Moderator Martha Raddatz asked both candidates when they could get unemployment under 6 percent. 

Paul Ryan promised that a Romney administration would create 12 million jobs in its first term. It's worth noting that Moody's Analytics predicts 12 million jobs will be created no matter who is president. (Though that would mean creating 250,000 jobs per month, faster than the status quo.) Such a pace wouldn't bring unemployment down to 6 percent until 2016 or so, the end of a Romney first term.

Biden didn't give any timeline at all, though he did make passing mention to the White House's "jobs bill." Moody's Analytics has calculated that the White House's proposed $450 billion American Jobs Act would create an additional 2.1 million jobs compared with current policy. That would help, but it would still leave the United States a ways off from 6 percent unemployment.

The budget deficit didn’t cause the financial crisis

Joe Biden accused Paul Ryan of contributing to the financial crisis by voting for deficit-increasing policies like the Iraq war and the Bush tax cuts. The idea that the budget deficit caused the financial crisis just don't hold up. Most economists attribute the crisis to a bubble in the housing sector.

They disagree on what caused that bubble. Conservatives on the Financial Crisis Inquiry Commission alleged that government housing policy, especially Fannie Mae and Freddie Mac, fueled it, while left-leaning members of the commission focused on banks' leveraged bets on securities based on mortgages as both fueling and increasing the costs of that bubble. But no one attributes the bubble to federal budget policy. Indeed, it's commonly attributed to excessive consumer mortgage debt, and high deficits tend to crowd-out private sector lending, and thus lower private-sector debt.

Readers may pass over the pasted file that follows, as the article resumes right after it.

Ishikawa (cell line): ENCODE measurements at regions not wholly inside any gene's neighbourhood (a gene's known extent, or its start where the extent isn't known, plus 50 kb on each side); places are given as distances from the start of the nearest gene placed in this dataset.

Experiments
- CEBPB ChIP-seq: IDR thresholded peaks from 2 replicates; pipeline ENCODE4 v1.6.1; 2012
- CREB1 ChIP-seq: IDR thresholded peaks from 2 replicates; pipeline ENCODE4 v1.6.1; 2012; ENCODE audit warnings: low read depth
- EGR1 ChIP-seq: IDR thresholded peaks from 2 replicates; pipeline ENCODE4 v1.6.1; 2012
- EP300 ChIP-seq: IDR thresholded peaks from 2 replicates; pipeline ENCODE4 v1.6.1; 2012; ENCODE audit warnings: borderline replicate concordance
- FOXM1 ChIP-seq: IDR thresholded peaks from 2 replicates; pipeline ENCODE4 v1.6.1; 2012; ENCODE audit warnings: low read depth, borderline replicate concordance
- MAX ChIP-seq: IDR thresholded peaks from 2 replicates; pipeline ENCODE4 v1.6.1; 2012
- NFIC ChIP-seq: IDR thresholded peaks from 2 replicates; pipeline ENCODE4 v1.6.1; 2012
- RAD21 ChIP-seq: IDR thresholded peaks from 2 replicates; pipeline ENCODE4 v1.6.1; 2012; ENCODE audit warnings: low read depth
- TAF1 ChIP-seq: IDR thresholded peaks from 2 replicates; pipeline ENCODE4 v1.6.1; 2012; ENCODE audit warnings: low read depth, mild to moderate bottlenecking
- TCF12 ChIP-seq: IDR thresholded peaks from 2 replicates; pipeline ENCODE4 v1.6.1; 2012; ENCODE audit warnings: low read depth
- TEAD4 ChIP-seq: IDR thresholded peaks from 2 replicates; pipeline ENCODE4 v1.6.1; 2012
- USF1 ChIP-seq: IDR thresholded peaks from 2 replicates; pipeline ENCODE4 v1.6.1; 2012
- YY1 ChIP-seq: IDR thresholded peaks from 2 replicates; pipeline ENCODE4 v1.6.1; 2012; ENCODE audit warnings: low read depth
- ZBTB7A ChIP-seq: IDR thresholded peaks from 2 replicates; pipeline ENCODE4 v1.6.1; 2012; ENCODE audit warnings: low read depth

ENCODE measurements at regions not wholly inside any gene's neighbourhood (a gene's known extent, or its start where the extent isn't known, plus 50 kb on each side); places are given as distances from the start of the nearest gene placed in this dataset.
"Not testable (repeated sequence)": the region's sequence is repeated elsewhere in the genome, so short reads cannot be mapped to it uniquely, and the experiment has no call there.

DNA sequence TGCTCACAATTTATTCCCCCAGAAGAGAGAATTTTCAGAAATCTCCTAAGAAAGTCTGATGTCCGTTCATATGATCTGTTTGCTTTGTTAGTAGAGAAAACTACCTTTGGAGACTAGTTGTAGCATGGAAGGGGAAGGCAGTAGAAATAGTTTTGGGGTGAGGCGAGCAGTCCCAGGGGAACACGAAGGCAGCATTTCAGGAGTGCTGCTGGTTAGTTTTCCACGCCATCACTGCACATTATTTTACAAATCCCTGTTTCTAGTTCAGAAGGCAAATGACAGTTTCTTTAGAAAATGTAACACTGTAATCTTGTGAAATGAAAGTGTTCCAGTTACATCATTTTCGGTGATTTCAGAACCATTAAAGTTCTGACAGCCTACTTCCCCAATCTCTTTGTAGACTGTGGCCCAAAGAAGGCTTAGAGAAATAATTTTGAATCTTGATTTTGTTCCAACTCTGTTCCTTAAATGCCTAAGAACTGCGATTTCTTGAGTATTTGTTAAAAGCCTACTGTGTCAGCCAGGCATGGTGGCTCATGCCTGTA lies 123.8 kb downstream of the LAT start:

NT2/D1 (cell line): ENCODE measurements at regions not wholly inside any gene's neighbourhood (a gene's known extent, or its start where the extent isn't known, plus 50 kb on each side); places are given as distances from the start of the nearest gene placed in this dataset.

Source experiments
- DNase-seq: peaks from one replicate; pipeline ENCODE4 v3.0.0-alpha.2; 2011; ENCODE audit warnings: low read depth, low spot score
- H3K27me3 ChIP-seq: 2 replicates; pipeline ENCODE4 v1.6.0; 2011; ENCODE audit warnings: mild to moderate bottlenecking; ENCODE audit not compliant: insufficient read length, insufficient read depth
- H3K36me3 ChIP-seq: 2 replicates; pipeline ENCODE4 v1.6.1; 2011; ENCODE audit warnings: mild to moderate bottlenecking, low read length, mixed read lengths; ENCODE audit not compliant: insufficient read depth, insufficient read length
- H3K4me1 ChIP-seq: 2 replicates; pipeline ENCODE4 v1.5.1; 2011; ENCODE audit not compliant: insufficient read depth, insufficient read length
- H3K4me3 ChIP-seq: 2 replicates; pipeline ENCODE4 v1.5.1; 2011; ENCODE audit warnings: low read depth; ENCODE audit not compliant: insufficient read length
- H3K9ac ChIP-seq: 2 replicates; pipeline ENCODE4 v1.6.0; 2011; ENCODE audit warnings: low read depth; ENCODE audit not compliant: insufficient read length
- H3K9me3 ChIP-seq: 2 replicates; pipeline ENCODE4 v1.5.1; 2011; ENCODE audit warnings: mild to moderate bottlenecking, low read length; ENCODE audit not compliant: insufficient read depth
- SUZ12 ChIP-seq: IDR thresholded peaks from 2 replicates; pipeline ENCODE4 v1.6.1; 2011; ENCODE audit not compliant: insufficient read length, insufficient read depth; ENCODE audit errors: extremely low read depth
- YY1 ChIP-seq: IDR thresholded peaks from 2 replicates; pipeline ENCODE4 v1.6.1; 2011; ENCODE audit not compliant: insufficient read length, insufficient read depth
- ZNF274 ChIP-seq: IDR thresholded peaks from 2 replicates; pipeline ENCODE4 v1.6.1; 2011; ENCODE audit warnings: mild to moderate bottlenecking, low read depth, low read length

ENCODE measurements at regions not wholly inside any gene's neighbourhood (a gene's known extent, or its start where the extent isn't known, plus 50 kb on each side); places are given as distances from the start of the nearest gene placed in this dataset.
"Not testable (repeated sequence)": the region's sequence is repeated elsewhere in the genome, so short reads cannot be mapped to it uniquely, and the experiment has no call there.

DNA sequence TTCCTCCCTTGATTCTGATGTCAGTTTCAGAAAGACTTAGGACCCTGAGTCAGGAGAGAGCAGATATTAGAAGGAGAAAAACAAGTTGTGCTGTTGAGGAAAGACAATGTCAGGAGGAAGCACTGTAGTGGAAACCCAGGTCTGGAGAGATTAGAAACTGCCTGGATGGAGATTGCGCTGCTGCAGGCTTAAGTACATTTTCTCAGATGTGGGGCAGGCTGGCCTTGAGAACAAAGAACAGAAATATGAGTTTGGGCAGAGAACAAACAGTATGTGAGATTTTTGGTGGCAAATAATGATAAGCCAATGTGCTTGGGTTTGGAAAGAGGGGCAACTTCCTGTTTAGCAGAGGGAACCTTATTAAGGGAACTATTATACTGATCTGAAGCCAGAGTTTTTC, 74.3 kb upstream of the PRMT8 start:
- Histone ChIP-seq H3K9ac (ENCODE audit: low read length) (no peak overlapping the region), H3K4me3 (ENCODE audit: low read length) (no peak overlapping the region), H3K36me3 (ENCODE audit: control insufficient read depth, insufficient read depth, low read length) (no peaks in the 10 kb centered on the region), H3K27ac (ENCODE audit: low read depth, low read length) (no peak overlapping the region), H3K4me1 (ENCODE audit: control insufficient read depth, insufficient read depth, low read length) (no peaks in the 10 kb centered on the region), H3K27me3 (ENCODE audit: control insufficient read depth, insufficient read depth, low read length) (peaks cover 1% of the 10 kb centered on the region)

Ryan’s request for stimulus money

Biden mentioned that Ryan had asked for stimulus funds in his own district, which the Wisconsin Congressman admitted was true. After voting against the stimulus, Ryan successfully secured more than $20 in funding for "to help thousands of local businesses and homes improve their energy efficiency," sending four letters to the Energy Secretary, according to the Boston Globe.

Obama’s tax cuts and foreclosure help

Coming into office, Biden said Obama cut taxes for the middle class and helped people in the housing crisis. He's right: The 2009 stimulus bill contained a big middle-class tax cut, called Making Work Pay. And Obama pushed refinancing help for struggling homeowners through programs financed through the TARP bank bailout, although it's been less successful than originally hoped for.

“That’s how it’s going all around America”

Paul Ryan began his comments on the economy by asking Biden if he knows where unemployment is today in Scranton, PA. Ten percent, Ryan said. When Obama and Biden came in to office, Ryan continued, it was 8.5 percent. "That's how it's going all around America," Ryan said.

That's not actually true, The national unemployment rate is now 7.8 percent. In January 2009, when Obama was inaugurated, unemployment was 7.8 percent. In February 2009, Obama's first full month in office, unemployment was over eight percent. So it's simply not the case that a 1.5 percentage point increase in unemployment is "how it's going all around America."

The 30 percent

Joe Biden accused Paul Ryan of saying 30 percent of Americans are "takers." What's he talking about? This quote from Ryan in early October: "Seventy percent of Americans want the American dream. They believe in the American idea. Only 30 percent want the welfare state," Ryan said. "Before too long, we could become a society where the net majority of Americans are takers, not makers."